INSIDER TRADING: ENFORCERS AND THE HARM THEIR TACTICS CAUSE
Insider trading investigations increasingly rely on blue collar tactics such as FBI raids and the resulting publicity, as well as wired cooperating witnesses and similar techniques. The high profile raids by dozens of FBI agents on three hedge funds last week are becoming emblematic of the tactics being used. The subsequent arrest of an expert network employee gives some notion about the scope of the on-going investigations by the Manhattan U.S. Attorneys Office and the SEC.
Ensuring against insider trading is important. It hurts all market participants and is not, as some claim, a “victimless crime.” Insider trading harms corporate shareholders because their trust and confidential information is abused. Market participants are injured because they trade on the assumption that those on the other side of the transactions are acting lawfully and not using inside information to gain an unlawful advantage. The markets are injured because effective price discovery depends on the communication of information which is translated into price, not a select group of traders using unlawfully obtained data.
Enforcing the law properly also means not harming the markets and market participants in the name of protecting them. Raiding three legitimate trading operations as the government did last week sends a clear message that all market participants should beware. While a grand jury subpoena could have secured the same information for the government, it would not have generated the massive publicity of coordinated FBI raids across the country as if mobsters were the targets. Now the three hedge funds must struggle to save their businesses in the wake of effectively being called scofflaws by the government. For the hedge funds, unfortunately, there is no opportunity to defend.
The scope of the inquiries may also harm some market participants, perhaps even the traders and markets the government claims it is protecting. All securities traders rely on the markets for effective price discovery. The information known and knowable about a company and its shares is absorbed into the price of the stock. The more efficient this process, the better the price discovery. At the same time, all investors are encouraged by the SEC to make use of available information before entering into a securities transaction. This applies to small investor making a decisions about their 401ks, as well as professionals such as those who operate hedge funds.
Some sophisticated experts, such as hedge fund operations, gather information through “expert networks.” Those entities are designed to furnish investor clients with better insight into a line of business or a particular company in much the same way as specialized analysts who work for brokerage firms. This may give some traders an informational advantage over others. The securities laws were not intended, however, to discourage detailed research and hard work. Nor were they intended to guarantee that every investor has the same information, a notion called “parity of information,” which the Supreme Court has rejected.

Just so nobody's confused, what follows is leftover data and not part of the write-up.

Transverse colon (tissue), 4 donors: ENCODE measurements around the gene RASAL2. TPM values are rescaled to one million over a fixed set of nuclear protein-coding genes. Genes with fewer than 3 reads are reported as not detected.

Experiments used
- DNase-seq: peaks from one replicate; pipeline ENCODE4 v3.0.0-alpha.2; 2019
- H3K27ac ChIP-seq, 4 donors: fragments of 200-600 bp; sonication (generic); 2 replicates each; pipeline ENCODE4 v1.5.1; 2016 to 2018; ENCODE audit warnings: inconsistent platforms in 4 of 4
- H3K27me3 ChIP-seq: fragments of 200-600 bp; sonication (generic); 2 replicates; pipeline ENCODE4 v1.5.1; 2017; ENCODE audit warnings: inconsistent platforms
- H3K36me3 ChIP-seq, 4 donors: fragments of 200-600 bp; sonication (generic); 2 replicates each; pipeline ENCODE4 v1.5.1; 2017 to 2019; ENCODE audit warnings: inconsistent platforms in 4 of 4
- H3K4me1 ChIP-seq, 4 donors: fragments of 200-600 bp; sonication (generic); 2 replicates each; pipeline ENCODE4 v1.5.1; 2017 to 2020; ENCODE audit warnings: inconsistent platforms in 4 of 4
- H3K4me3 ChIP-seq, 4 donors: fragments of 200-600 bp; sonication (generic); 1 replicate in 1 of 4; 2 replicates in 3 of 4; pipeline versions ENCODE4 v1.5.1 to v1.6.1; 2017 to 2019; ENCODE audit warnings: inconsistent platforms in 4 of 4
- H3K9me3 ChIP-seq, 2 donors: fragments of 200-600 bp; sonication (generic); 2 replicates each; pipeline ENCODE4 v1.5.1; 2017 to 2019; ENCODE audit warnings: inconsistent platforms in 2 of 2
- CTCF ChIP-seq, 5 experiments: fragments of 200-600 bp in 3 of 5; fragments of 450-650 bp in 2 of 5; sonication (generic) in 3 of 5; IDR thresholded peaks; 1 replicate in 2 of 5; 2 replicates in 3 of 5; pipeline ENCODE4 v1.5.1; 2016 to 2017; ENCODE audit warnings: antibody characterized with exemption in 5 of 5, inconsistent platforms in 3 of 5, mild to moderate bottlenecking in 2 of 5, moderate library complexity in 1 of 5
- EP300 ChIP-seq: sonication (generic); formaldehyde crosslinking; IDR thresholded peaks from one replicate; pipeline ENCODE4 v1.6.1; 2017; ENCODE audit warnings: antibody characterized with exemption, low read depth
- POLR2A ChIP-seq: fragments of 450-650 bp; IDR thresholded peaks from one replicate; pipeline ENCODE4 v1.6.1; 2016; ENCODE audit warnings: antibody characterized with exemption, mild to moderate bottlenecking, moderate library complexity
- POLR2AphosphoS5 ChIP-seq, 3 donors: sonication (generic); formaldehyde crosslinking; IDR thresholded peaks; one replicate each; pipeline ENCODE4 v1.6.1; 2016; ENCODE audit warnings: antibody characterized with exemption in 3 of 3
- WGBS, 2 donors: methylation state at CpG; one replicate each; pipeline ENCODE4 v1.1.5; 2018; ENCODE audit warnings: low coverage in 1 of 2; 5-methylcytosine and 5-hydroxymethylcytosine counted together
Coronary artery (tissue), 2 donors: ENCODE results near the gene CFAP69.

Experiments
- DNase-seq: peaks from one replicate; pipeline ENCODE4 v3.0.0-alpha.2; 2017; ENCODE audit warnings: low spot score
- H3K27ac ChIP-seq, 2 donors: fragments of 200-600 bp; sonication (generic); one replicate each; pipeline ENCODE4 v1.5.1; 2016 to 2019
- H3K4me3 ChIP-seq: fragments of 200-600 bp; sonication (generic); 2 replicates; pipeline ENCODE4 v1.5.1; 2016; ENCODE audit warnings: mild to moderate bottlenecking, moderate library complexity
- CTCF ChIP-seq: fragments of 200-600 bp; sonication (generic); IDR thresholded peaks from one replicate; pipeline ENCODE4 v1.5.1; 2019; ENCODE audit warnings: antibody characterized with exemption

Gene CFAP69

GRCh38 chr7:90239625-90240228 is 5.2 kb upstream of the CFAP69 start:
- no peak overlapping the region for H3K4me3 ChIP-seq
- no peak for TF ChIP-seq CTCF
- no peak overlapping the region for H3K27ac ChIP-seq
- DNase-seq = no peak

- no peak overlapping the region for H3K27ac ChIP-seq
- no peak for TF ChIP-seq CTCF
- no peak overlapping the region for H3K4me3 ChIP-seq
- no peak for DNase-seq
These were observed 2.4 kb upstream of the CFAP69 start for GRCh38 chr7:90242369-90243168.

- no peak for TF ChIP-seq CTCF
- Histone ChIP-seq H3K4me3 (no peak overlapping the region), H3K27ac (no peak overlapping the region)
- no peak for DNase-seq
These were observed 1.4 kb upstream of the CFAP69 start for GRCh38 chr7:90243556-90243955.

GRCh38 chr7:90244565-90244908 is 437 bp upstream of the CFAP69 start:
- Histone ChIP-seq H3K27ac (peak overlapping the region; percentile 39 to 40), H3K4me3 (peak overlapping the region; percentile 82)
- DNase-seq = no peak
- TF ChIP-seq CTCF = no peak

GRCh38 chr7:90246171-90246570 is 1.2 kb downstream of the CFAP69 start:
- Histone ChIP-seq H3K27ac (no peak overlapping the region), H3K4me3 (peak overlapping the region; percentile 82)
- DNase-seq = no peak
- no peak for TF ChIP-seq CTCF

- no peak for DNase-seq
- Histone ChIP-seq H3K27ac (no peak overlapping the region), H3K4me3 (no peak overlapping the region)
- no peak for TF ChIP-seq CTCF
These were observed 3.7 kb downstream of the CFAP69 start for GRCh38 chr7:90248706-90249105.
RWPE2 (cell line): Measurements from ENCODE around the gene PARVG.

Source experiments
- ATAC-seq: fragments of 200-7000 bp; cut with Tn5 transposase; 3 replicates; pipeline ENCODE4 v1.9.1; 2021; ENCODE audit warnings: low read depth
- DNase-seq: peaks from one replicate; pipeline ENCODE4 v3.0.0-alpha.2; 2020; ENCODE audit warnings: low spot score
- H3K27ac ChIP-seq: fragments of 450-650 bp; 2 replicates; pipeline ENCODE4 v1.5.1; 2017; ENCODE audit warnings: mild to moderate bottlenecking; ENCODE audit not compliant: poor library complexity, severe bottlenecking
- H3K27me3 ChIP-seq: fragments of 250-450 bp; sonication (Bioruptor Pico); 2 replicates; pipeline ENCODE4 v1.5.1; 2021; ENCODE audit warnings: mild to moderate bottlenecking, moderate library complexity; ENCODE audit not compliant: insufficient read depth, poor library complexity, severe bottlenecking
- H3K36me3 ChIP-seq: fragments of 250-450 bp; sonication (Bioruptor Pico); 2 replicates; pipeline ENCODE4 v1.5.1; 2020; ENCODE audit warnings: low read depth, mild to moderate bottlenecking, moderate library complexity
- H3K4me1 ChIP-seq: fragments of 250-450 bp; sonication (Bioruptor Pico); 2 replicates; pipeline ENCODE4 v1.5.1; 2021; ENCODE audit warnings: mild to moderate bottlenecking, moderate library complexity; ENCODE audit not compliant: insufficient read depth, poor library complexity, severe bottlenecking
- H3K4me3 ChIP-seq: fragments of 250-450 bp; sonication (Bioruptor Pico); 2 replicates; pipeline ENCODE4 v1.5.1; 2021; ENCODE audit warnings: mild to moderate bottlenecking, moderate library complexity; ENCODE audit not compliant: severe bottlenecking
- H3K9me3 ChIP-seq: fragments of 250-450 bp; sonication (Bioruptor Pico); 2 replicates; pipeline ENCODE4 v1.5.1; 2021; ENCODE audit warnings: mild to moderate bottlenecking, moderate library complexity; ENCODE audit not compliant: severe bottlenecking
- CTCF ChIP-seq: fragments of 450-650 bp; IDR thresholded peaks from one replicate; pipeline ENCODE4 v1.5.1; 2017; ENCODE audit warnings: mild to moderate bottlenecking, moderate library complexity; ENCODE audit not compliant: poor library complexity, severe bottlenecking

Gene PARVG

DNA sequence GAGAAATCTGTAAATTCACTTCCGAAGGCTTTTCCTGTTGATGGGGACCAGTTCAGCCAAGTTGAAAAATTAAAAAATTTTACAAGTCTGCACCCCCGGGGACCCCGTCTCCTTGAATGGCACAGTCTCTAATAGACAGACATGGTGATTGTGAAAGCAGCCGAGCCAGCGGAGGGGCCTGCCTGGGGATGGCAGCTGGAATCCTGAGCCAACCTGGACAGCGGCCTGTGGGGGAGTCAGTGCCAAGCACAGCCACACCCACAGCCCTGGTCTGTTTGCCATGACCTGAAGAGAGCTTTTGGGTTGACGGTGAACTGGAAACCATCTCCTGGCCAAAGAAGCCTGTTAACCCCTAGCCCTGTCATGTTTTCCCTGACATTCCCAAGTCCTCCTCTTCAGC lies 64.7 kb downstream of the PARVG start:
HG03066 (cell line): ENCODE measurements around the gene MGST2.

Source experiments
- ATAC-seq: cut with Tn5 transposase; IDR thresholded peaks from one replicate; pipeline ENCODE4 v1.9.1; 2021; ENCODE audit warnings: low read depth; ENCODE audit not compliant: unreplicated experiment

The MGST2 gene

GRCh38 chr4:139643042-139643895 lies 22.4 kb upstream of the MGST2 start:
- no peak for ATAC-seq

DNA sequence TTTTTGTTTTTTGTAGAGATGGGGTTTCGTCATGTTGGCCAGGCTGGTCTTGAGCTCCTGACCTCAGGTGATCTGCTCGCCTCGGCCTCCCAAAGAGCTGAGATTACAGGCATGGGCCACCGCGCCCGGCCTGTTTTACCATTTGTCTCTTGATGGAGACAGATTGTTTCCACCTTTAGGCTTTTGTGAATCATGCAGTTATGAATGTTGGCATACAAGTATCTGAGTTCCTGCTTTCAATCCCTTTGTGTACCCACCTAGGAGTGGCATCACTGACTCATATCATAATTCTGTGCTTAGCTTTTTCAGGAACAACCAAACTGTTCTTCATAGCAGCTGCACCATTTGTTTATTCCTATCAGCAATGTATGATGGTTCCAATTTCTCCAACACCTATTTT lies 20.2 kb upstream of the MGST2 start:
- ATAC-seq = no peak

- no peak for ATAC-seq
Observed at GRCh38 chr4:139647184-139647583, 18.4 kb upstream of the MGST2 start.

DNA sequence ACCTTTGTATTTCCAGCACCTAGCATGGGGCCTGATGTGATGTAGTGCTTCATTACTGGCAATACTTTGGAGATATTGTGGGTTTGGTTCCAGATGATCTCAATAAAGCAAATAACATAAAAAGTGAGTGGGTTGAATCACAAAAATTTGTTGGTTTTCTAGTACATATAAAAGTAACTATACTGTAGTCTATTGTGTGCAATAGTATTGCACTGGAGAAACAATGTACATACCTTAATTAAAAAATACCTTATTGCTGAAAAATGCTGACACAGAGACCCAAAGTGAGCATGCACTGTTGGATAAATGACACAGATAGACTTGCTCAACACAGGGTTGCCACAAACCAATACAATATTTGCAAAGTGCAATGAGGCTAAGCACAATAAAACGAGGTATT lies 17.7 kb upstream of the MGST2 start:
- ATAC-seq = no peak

Rather, the statutes safeguard against wrongful informational disparities. It is for this reason that insider trading is defined in terms of acquiring information not from hard work but through a “breach of duty” or “a violation of trust” or from “misappropriation.” Those concepts do not denote more research or carefully study a line of business or a company to determine trends. They are the antithesis of hard work. Those concepts represent a short cut called theft.
The tactics being used in the current insider trading investigations threatens to disrupt and harm the balance between careful, meticulous information gathering and insider trading. They also at least suggest that the government may be considering an expansion of the definition of insider trading, moving toward an inappropriate parity of information standard. Headline grabbing FBI raids intimidate and harm traders without necessarily protecting legitimate market participants and the markets. Signaling that the inquiries are targeting legitimate sources of information such as expert networks and that the government is recruiting an ever expanding network of mob style wired informants can only serve to further intimidate traders and researchers who routinely gather bits and pieces of information which improve price discovery. When this happens, the efficiency of the markets and price discovery is undermined and compromised, harming all market participants.
All of this suggests that while law enforcement and market regulators need to police for insider trading, it is essential that they carefully select the techniques they use and take precautions against harming those they are claiming to protect.